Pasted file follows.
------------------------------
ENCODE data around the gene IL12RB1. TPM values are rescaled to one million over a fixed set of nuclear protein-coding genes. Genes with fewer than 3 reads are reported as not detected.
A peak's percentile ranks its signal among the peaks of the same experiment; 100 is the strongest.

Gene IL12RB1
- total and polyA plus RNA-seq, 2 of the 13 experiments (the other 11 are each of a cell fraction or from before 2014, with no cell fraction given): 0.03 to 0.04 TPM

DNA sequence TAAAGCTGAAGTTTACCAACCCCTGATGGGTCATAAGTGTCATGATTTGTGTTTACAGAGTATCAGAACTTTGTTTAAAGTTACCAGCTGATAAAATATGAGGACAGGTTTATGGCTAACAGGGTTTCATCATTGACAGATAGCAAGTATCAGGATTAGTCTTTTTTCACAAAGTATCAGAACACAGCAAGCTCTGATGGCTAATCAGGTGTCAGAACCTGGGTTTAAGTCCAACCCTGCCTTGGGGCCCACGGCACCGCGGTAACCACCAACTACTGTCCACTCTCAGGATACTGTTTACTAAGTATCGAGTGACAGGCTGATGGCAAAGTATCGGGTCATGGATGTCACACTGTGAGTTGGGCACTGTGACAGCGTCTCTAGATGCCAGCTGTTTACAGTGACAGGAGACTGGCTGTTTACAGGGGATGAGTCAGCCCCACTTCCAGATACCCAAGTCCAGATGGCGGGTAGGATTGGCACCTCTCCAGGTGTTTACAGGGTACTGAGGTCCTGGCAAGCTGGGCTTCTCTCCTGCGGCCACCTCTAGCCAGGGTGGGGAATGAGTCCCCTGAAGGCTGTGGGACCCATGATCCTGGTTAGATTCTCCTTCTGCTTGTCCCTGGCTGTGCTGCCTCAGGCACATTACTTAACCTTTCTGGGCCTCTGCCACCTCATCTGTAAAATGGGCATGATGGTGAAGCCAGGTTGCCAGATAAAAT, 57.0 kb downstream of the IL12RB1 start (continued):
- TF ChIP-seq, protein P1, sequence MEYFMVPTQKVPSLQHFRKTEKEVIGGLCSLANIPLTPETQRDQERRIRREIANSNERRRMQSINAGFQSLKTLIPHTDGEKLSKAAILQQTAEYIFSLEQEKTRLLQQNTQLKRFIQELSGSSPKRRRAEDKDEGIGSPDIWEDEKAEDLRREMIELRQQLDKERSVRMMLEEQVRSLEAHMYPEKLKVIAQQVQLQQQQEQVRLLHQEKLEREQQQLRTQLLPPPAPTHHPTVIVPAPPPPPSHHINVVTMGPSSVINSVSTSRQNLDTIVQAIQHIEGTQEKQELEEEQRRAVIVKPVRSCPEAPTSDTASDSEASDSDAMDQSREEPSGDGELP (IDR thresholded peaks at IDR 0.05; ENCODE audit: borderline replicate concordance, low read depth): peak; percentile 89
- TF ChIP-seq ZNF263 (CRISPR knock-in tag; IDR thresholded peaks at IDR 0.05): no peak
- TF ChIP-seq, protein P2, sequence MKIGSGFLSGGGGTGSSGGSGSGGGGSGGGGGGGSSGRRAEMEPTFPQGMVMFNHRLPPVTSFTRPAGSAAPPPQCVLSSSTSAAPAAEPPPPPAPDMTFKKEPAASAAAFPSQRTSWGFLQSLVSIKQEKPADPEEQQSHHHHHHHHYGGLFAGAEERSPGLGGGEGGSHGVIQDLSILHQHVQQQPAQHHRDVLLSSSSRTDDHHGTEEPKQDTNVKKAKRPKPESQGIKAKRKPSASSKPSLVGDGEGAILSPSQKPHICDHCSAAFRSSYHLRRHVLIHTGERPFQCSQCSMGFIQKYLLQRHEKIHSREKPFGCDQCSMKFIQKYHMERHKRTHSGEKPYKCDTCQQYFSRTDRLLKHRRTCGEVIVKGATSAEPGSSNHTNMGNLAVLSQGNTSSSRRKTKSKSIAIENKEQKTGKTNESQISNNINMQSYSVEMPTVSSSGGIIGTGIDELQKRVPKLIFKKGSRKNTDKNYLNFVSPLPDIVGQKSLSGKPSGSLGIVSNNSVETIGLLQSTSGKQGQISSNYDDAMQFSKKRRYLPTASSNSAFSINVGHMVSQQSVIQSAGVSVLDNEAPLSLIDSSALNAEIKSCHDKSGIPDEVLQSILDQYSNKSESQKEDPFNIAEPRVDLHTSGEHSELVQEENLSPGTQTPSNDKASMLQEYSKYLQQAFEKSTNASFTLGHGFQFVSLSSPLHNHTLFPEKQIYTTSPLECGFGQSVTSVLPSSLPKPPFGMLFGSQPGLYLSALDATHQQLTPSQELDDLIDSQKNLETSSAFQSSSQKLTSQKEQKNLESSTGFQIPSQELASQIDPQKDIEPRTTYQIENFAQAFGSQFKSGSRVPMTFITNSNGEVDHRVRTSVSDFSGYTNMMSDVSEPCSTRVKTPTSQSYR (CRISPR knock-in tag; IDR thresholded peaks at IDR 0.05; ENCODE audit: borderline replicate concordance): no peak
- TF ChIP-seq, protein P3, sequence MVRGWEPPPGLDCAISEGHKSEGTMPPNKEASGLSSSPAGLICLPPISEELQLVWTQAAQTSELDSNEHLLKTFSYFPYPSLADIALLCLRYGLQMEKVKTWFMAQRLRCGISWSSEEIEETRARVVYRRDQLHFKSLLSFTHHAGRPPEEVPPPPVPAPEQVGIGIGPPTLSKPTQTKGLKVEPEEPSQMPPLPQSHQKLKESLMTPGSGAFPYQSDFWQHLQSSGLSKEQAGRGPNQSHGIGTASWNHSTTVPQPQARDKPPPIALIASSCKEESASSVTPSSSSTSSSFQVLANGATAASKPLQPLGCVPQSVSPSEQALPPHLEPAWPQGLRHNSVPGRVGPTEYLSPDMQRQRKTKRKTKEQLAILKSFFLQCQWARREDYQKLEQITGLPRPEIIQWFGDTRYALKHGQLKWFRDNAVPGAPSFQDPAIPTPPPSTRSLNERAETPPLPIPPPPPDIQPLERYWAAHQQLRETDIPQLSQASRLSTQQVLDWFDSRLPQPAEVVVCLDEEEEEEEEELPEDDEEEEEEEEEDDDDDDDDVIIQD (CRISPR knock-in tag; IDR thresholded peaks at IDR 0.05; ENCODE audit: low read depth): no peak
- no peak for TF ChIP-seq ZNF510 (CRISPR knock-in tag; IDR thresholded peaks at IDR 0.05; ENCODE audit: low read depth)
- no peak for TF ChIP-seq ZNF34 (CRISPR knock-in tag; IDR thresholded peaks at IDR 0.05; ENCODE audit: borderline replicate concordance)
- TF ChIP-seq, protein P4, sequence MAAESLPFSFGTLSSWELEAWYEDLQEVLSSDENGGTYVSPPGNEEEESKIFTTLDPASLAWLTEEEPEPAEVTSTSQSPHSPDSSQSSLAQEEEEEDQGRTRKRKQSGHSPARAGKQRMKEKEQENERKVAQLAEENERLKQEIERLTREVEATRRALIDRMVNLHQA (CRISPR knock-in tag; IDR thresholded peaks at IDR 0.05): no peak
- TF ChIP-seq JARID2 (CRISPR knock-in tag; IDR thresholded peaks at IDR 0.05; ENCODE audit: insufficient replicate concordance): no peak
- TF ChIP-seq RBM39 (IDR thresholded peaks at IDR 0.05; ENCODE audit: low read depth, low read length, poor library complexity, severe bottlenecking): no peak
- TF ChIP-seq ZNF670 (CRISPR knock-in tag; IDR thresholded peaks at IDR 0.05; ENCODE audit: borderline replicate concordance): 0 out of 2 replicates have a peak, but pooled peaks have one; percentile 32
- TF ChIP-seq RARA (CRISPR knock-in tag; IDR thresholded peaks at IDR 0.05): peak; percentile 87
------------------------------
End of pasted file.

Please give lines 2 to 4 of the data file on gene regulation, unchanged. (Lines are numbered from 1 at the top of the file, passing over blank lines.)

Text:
A peak's percentile ranks its signal among the peaks of the same experiment; 100 is the strongest.

Gene IL12RB1
- total and polyA plus RNA-seq, 2 of the 13 experiments (the other 11 are each of a cell fraction or from before 2014, with no cell fraction given): 0.03 to 0.04 TPM